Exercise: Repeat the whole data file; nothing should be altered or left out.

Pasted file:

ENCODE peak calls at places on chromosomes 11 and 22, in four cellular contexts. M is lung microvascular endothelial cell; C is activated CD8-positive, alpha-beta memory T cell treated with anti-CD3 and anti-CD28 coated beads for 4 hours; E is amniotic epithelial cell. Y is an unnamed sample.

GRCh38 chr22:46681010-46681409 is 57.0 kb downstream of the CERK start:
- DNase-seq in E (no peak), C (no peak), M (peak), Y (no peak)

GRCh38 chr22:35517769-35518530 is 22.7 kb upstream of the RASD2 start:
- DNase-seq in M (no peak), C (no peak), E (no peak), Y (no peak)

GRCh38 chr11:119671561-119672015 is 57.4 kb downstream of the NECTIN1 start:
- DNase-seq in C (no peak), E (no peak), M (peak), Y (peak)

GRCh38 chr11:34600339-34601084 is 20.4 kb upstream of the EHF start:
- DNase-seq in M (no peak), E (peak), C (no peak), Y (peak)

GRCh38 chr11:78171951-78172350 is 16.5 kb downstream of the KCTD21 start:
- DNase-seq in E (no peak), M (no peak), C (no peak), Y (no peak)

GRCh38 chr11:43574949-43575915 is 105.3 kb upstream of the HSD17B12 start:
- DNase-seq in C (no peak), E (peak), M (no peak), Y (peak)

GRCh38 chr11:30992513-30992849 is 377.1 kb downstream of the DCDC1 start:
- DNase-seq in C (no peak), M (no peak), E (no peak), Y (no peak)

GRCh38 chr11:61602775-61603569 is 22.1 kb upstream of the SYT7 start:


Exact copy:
ENCODE peak calls at places on chromosomes 11 and 22, in four cellular contexts. M is lung microvascular endothelial cell; C is activated CD8-positive, alpha-beta memory T cell treated with anti-CD3 and anti-CD28 coated beads for 4 hours; E is amniotic epithelial cell. Y is an unnamed sample.

GRCh38 chr22:46681010-46681409 is 57.0 kb downstream of the CERK start:
- DNase-seq in E (no peak), C (no peak), M (peak), Y (no peak)

GRCh38 chr22:35517769-35518530 is 22.7 kb upstream of the RASD2 start:
- DNase-seq in M (no peak), C (no peak), E (no peak), Y (no peak)

GRCh38 chr11:119671561-119672015 is 57.4 kb downstream of the NECTIN1 start:
- DNase-seq in C (no peak), E (no peak), M (peak), Y (peak)

GRCh38 chr11:34600339-34601084 is 20.4 kb upstream of the EHF start:
- DNase-seq in M (no peak), E (peak), C (no peak), Y (peak)

GRCh38 chr11:78171951-78172350 is 16.5 kb downstream of the KCTD21 start:
- DNase-seq in E (no peak), M (no peak), C (no peak), Y (no peak)

GRCh38 chr11:43574949-43575915 is 105.3 kb upstream of the HSD17B12 start:
- DNase-seq in C (no peak), E (peak), M (no peak), Y (peak)

GRCh38 chr11:30992513-30992849 is 377.1 kb downstream of the DCDC1 start:
- DNase-seq in C (no peak), M (no peak), E (no peak), Y (no peak)

GRCh38 chr11:61602775-61603569 is 22.1 kb upstream of the SYT7 start: